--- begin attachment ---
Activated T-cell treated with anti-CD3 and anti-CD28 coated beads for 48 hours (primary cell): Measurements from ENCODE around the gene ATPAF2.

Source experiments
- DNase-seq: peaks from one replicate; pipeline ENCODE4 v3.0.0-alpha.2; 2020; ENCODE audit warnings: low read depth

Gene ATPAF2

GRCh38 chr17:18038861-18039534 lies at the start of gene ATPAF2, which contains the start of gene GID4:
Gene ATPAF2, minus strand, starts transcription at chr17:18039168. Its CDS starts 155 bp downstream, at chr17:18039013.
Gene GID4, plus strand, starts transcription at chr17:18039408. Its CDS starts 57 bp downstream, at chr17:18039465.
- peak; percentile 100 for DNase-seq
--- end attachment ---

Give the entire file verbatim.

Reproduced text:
Activated T-cell treated with anti-CD3 and anti-CD28 coated beads for 48 hours (primary cell): Measurements from ENCODE around the gene ATPAF2.

Source experiments
- DNase-seq: peaks from one replicate; pipeline ENCODE4 v3.0.0-alpha.2; 2020; ENCODE audit warnings: low read depth

Gene ATPAF2

GRCh38 chr17:18038861-18039534 lies at the start of gene ATPAF2, which contains the start of gene GID4:
Gene ATPAF2, minus strand, starts transcription at chr17:18039168. Its CDS starts 155 bp downstream, at chr17:18039013.
Gene GID4, plus strand, starts transcription at chr17:18039408. Its CDS starts 57 bp downstream, at chr17:18039465.
- peak; percentile 100 for DNase-seq